Planning a cosy night in, by yourself or with your siblings or cousins or even with your parents? Get ready to be silly, surprised, and laugh out loud reading this fun book.
The Horribly Huge Book Of Awful Egyptians & Ruthless Romans is filled with humour, sarcasm and exaggeration — but it will teach you a thing or two about history and at the same time crack you up!
Terry Deary is an established children’s book author and believes that when children are forced to read, it takes all the fun out. He believes reading should be fun. His books, although controversial, are a major attraction internationally.
Although the ‘Horrible Histories’ series is meant for ages seven and up, even younger children will enjoy the vivid imagery, puns and easy-to-understand sarcasm of the author.
The book is divided into two main sections: Awful Egyptians and Ruthless Romans — no offence intended, of course! That’s just Deary’s way to get your attention. History is presented in a fun and interesting manner, making it easier for children to visualise how life would have been like in early Egypt and Rome.
Filled with sarcasm and unnecessary exaggeration, the book surely is interesting. Some parents might find the wording offensive, but trust me, having read multiple books by the author — it is all meant to be in good spirits. The part on Marvellous Medicine in the Ruthless Romans section of the book is quite well put together.
I liked how the author terms the roots of Roman medicine to be a mix of common sense and insanity!
Yes, I had a tough time deciphering the analogy too.
Being a long-time critique of Deary for his harsh and gory storytelling, one has to acknowledge the fact that he has developed a niche for impalements, plagues and utter disbelief in the children’s book market.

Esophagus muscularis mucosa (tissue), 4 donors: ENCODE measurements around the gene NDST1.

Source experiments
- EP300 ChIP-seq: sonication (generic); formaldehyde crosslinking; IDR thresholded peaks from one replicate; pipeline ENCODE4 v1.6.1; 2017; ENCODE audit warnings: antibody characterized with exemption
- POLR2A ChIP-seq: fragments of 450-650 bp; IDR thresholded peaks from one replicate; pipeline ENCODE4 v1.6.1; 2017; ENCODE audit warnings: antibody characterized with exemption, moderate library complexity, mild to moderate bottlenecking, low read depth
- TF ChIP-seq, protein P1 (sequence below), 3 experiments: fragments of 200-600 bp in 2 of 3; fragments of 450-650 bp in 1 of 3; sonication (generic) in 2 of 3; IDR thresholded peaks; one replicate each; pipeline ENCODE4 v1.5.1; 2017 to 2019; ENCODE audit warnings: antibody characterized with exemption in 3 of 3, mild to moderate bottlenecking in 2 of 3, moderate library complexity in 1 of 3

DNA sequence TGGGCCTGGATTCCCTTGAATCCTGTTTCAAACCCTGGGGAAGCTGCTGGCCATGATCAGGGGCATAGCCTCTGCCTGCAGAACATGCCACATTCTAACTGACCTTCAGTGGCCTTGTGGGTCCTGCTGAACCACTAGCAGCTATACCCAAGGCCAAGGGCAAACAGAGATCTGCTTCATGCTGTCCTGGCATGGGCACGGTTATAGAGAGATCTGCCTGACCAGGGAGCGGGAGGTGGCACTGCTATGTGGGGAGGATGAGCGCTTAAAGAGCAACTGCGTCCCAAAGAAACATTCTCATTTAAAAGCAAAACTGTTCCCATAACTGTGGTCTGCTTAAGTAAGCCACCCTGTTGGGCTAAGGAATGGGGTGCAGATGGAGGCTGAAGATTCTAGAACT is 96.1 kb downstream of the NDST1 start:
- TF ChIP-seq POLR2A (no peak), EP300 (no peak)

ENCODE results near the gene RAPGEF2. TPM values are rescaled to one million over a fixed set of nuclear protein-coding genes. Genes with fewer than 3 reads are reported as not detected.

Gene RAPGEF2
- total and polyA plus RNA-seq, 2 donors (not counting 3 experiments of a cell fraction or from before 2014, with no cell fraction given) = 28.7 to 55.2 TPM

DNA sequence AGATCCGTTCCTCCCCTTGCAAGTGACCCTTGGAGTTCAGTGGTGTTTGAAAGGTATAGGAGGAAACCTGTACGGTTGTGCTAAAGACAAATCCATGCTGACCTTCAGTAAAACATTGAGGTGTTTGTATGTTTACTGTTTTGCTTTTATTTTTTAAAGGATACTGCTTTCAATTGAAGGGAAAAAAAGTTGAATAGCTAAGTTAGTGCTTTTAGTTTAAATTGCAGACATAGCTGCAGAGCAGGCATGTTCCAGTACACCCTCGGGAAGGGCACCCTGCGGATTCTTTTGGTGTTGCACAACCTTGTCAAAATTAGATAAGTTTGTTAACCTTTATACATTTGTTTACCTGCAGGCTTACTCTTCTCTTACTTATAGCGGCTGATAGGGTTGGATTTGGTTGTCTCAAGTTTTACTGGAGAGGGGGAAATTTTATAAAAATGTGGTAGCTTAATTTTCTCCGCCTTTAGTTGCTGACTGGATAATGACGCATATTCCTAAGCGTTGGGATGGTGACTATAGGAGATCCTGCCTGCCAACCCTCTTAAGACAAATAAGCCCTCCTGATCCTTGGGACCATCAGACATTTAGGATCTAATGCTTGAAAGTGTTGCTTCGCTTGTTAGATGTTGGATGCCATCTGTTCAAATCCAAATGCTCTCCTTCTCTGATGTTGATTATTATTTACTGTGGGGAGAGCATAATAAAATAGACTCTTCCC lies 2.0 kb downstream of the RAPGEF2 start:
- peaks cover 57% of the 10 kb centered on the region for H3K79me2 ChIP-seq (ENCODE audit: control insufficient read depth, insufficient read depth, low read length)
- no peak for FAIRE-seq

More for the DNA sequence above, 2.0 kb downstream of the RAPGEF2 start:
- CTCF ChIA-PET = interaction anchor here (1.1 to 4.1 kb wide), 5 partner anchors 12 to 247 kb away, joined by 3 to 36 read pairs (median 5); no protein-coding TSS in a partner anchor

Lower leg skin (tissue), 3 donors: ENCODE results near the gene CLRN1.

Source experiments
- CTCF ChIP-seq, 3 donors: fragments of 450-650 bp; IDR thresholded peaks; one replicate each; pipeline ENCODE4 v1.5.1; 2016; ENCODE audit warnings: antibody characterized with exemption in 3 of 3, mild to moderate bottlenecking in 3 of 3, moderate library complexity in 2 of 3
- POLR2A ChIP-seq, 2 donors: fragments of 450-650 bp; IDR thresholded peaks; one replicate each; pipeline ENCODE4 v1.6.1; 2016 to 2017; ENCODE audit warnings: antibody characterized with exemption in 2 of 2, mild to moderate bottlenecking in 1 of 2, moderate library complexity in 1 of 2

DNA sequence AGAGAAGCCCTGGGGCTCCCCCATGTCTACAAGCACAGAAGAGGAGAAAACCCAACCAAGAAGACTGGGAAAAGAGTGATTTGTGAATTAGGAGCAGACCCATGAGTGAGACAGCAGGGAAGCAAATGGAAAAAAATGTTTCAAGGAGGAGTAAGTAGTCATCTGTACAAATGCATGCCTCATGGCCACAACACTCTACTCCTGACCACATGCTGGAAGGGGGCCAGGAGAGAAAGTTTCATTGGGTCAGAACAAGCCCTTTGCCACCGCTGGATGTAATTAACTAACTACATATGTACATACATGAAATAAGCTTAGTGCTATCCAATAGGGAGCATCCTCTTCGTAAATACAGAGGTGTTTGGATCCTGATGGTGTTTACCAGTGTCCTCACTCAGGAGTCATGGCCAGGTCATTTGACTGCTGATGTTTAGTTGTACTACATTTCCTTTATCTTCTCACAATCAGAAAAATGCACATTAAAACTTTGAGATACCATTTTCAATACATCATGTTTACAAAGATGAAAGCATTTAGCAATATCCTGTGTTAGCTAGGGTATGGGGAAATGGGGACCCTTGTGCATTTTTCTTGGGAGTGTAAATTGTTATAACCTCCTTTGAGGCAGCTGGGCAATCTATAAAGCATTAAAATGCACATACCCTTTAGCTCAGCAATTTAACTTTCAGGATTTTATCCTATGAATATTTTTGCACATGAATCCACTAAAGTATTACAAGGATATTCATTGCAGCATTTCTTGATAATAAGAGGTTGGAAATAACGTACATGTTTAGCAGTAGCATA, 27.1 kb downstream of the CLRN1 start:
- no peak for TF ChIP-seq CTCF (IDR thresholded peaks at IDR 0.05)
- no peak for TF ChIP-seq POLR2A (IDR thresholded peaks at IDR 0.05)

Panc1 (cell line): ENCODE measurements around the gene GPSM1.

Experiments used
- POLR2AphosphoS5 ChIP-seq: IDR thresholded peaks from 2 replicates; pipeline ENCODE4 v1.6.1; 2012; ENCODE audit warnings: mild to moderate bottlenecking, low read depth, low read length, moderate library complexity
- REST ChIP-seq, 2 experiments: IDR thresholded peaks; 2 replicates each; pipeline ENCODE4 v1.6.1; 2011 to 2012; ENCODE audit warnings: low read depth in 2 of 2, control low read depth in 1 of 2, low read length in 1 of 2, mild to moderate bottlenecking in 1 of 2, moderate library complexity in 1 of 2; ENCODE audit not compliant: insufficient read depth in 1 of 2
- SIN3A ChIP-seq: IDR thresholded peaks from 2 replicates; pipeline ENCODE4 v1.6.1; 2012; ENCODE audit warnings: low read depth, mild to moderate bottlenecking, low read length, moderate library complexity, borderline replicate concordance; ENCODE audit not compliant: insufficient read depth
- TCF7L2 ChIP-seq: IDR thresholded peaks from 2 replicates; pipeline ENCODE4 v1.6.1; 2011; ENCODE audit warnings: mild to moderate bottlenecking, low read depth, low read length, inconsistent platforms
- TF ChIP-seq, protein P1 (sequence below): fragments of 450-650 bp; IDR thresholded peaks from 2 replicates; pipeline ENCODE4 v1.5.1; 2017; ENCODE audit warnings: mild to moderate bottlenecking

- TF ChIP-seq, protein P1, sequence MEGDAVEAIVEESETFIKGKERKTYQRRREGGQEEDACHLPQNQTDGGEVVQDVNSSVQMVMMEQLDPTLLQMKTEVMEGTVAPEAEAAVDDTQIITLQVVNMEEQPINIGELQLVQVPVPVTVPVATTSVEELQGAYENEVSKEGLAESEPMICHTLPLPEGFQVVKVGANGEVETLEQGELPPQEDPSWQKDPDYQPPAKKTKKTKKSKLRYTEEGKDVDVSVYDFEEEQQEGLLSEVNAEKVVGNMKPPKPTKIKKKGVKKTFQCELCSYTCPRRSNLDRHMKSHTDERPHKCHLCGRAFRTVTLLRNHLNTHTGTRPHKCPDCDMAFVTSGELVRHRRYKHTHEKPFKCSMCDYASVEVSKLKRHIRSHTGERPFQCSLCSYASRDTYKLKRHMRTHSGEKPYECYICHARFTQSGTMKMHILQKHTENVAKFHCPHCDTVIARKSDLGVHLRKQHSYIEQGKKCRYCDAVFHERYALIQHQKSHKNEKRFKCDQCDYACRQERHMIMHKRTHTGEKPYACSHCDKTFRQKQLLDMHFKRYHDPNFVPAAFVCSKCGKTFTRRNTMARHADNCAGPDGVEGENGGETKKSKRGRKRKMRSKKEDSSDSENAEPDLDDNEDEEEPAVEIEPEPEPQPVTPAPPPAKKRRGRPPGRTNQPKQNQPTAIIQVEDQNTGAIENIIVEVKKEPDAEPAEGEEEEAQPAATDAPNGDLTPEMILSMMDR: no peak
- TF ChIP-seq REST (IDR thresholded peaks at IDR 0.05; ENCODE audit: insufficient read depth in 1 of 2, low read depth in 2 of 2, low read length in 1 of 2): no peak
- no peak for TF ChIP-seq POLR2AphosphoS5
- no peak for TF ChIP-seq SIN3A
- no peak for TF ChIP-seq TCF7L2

I loved the blend of humour, sarcasm, history and insanity. The silliness of the book throughout may make an avid reader doubt the facts in the book, but, trust me, it serves the intended purpose, which is edutainment. The book asks children to relive history, but by making themselves a part of it. The author allows children to interpret Egyptian and Roman history through their own understanding — by presenting the facts in a silly manner.
The wealth of knowledge on early Romans and Egyptians will keep a history buff away from the History Channel for a little while. Yet, the Horrible Histories TV show has added to the already-growing fanbase of the series, and has widened the scope of the series, attracting an even younger audience that can barely read.
So plan a fun night in and be prepared to get spooked, laugh at the funny cartoons, test each other’s learning with crazy quizzes and more importantly, learn history. For all the people who think history is boring, think again!
Confession: I found myself visualising the pharaohs and being on top of the pyramids for a long while before falling asleep — all thanks to Martin Brown’s powerful illustrations!
Note: If you don’t have the stomach for some brutal and gory details, we suggest you stay away from this book!
Published in Dawn, Young World, July 31st, 2021